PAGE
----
Writing about the mother of all zombie movies -- the film that changed not just the horror genre but may have helped usher in the original MPAA ratings system -- feels a bit intimidating. Much has been written about George A. Romero's seminal zombie movie, and in no way can I cover every possible reading of the film or provide a full survey of its history or related trivia. But, like Ben holed up in that remote Pennsylvania farmhouse, I'm going to do my best to survive!
Night of the Living Dead still has the capacity to shock because it goes into taboo territory, to include story elements or images that for the most part are strictly off-limits. In this way, NLD reminds me of a much older film, Tod Browning's Freaks, a pre-Code movie (from 1932) that challenges the audience by using many real-life sideshow performers as characters in what is basically a gruesome revenge tragedy. With NLD, screenwriters John Russo and George Romero plotted a story that moved into territory that violated social values and taboos. Many people have written about the filmmakers' intention of commenting on the times, but I don't think that's exactly how many zombie films work. Rather, much of what an effective zombie film does is to show how human nature reveals itself when the social fabric unravels, civilization collapses, and existence is reduced to a kill-or-be-killed scenario. Whatever values and habits survivors hang on to -- or whatever new ones they develop -- unfolds in them.
The primary taboo that zombies violate is the eating of human flesh. As many will know, one of Romero and Russo's original titles was "Night of the Flesh-Eaters," and, of course, NLD was inspired in part by Richard Matheson's I Am Legend, in which the apocalyptic scourge comes in the form of vampires, blood-suckers existing a degree of magnitude beneath flesh-eaters. And although one could make much of cannibalism as a commentary on the excesses of consumer capitalism, cannibalism has a much more fundamental history as an idea that Western civilization defines itself in opposition to. It's not so much that zombies are eating your flesh, it's that, in a sense, they are eating everything we've come to identify ourselves with. Again and again, zombies are shown as outside (a room, a house, a mall, a wall) and trying to get in. The barbarians are at the gate.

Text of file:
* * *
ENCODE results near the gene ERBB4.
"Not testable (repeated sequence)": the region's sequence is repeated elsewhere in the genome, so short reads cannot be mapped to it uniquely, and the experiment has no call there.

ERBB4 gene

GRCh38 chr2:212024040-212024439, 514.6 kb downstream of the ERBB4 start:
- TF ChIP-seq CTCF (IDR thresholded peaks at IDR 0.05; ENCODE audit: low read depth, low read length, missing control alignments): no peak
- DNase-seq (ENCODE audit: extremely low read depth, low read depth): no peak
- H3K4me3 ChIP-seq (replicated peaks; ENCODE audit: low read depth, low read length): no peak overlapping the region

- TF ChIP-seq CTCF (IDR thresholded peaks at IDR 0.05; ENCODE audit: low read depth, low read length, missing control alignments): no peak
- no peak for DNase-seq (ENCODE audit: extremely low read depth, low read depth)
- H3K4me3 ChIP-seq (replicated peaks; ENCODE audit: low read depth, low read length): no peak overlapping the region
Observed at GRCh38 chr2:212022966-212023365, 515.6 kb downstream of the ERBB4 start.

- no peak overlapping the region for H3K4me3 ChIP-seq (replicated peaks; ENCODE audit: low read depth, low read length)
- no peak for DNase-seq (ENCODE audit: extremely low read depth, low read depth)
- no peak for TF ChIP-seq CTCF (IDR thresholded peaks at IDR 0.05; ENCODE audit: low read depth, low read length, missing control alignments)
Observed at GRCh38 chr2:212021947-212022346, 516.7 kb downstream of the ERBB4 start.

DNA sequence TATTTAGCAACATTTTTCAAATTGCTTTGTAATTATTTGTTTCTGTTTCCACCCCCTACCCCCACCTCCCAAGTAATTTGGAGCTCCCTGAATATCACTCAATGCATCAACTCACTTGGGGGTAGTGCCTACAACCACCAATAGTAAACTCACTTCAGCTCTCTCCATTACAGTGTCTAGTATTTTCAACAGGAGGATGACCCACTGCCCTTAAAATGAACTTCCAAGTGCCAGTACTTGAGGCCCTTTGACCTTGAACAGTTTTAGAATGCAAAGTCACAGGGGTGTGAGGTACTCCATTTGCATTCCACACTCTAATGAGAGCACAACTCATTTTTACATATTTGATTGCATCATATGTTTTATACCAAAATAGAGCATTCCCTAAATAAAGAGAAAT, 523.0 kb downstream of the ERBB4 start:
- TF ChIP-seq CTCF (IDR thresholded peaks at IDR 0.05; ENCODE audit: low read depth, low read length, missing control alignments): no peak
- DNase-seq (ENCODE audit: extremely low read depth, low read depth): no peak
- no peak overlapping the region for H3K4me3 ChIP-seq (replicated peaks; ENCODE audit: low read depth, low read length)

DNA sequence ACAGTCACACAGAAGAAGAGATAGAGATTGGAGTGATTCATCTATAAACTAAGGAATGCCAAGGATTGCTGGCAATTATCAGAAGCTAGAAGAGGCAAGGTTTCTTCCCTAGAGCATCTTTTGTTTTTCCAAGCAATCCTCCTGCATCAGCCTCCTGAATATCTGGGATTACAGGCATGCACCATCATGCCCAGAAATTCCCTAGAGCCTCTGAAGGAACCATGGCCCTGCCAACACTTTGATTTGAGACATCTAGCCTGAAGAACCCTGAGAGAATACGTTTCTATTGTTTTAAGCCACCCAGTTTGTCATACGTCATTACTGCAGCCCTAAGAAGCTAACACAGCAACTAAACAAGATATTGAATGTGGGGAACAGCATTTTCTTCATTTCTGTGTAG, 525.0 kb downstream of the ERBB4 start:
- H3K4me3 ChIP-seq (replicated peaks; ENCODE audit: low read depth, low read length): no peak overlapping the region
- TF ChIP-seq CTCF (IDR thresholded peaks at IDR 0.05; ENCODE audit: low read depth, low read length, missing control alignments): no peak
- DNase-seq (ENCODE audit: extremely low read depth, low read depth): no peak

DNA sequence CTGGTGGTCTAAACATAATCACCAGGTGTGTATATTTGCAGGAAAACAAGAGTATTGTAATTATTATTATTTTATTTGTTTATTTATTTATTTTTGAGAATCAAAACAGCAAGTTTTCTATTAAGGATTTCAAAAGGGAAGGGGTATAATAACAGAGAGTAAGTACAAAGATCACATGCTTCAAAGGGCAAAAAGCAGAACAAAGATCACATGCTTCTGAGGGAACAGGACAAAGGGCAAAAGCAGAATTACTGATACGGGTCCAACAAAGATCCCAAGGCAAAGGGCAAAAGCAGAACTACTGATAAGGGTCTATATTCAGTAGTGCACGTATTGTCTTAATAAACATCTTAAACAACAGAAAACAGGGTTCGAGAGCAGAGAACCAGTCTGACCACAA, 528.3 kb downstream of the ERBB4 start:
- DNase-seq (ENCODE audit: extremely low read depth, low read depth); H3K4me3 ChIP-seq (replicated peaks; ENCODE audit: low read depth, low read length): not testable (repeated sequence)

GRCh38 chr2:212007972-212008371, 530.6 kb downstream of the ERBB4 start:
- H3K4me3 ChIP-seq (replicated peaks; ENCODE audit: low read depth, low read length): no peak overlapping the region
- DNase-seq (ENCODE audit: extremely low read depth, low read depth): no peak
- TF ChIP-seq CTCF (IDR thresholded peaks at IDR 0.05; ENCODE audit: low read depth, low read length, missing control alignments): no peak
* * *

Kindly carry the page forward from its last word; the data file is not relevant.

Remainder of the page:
Certainly, 1968 was a year of cultural anxiety in the United States. Richard Nixon was elected President, in part, by running as the candidate of law and order. Coming as it did out of this moment of perceived chaos, Night of the Living Dead builds some of its tensions out of cultural elements. The media is shown as slow to perceive what's really going on, referring to the growing hoards of cannibalistic ghouls as "mass murderers," still applying the old framework. The federal government may know what's going on, but they are not going to be forthcoming with the general public. Local law enforcement is handled for the most part by dangerously cocky rednecks with guns, and they'll happily deal with the walking dead as long as the coffee's hot and the ammo plentiful.
Ont the ground, where the main plot of Night of the Living dead unfolds, matters are far more gruesome. Opening in a rural cemetery where Johnny (Russell Streiner) and Barbara (Judith O'Dea) have reluctantly come to visit the grave of their father, Johnny teases her graveyard-fearing sister with the now famous line, "They're coming to get you, Barbara!" Before you know it, Johnny is downed by an indigenous zombie and Barbara runs for for her life, finding refuge in a rural farmhouse. She is soon joined by Ben (Duane Jones), who, seeing that she's in shock, takes it upon himself to secure the house, boarding up the windows and doors and locating a gun. Although the pairing of a white woman and a black man alone in a house might not seem problematic for younger audiences, at the time, it would certainly have raised some eyebrows. The fact that Ben is perfectly comfortable taking charge -- asserting himself physically when necessary -- is all the more socially provocative. We're a long way from the island automaton of Carrefour in 1943's I Walked With A Zombie.